Under Jeremy Corbyn and John McDonnell, the unions would be handed more industrial muscle than ever before. Sectoral collective bargaining would mean that, for example, a row over pay on the Southern Railway would trigger a legal national strike on every line. Repeal of all anti-union laws, as the unions desire, would mean the return of secondary action, which would make strikes legal in unrelated companies and industries in sympathy. There would be unlimited flying pickets to blockade factories, offices, power stations and depots. So Amazon – big cheer from Liverpool already – would be simply stopped from operating by a vast army of strikers preventing deliveries going in and stuff coming out of their Dickensian warehouses. Then Amazon would wind down its UK business and get the hell out to Ireland or somewhere friendlier.
I wonder what prime minister Corbyn, chancellor McDonnell and his business secretary Rebecca Long-Bailey would make of that? Or what might they do if the likes of Amazon started to disinvest from the UK, because it has become such an impossible place to do business? How to extract revenge? Capital controls? Import controls? Nationalise it? Give it to the Co-Op, that paragon of retail success? Give it to the new publicly owned Royal Mail as a monopoly supplier?
Or what might Angela Rayner or Jon Ashworth decide if there was a well supported general strike action in support of fairer conditions for teachers, lecturers, nurses and doctors, social workers and caretakers? Strikes against Labour governments have happened before, when the money finally ran out.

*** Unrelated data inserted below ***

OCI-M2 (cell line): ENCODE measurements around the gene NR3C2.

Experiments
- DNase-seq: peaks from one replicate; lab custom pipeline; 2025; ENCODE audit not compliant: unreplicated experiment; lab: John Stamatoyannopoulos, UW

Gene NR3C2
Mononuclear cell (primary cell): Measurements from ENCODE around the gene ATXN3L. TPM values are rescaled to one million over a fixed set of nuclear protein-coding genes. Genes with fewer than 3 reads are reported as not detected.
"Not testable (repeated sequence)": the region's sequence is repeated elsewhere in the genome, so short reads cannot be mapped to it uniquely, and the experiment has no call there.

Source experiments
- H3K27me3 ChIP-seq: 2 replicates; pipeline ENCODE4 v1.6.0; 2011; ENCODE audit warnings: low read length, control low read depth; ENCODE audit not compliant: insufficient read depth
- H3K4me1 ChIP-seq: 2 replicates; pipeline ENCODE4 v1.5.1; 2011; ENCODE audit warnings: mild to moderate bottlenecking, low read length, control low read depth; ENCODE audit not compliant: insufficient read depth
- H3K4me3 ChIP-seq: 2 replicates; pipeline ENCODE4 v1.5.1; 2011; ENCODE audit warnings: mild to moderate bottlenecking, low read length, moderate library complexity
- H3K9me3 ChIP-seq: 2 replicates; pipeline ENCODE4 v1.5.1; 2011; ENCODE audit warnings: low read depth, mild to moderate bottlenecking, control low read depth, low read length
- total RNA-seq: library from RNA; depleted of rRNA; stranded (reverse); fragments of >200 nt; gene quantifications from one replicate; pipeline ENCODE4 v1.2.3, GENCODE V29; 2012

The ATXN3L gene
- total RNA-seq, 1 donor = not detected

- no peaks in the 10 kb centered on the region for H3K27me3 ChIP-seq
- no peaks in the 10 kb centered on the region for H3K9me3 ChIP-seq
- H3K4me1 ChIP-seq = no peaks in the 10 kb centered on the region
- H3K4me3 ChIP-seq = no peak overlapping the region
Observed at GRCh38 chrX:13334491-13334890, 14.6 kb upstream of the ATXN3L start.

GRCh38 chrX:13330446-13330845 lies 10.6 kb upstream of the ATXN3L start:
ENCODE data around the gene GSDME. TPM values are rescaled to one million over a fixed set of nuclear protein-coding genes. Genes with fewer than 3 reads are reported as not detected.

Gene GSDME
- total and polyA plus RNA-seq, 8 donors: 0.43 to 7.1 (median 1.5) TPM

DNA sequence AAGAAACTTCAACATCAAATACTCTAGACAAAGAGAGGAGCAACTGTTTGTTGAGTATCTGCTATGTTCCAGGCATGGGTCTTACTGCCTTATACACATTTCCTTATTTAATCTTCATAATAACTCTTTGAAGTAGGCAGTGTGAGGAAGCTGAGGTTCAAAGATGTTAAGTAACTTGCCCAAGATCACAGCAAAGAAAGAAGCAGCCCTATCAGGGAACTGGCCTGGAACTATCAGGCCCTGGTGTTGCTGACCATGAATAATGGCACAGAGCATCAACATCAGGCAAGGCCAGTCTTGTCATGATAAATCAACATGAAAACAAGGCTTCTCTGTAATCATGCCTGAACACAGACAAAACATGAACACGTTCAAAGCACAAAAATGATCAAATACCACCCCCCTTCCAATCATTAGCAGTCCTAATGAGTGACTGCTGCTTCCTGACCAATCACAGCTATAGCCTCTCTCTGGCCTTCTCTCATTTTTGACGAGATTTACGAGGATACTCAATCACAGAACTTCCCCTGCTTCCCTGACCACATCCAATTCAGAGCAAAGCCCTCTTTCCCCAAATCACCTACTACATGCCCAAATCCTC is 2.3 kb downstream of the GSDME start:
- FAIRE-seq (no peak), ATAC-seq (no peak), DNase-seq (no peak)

Do we wish to go back to the “closed shop”? That historic relic would mean that if you didn’t want to join a union you lost your job – the local shop steward (trade union official) could legally sack you, in effect. And they did, too. So much for the great Labour tradition of dissent.
After Brexit, after McDonnell has launched his war on business, after the big “greedy” multinationals have moved their operations and HQs out of the UK, after the unions have extorted unsustainable pay rises from employers, after the Bank of England has been neutered and inflation has been allowed to let rip, there will be little money around for Labour to keep all its promises. They will run out of credit to fund the substantial pay rises for everyone in the public sector they are currently shouting about. Inflation will erode whatever they get anyhow.
There will unrest, “betrayal”, bewilderment that Jeremy is not the messiah. Maybe it will need a general strike, against the Corbyn government, to prove the point that no nation can pay itself more than it earns.
Maybe we could have it as a centenary event, in 2026? Talk about a greed-is-good economy.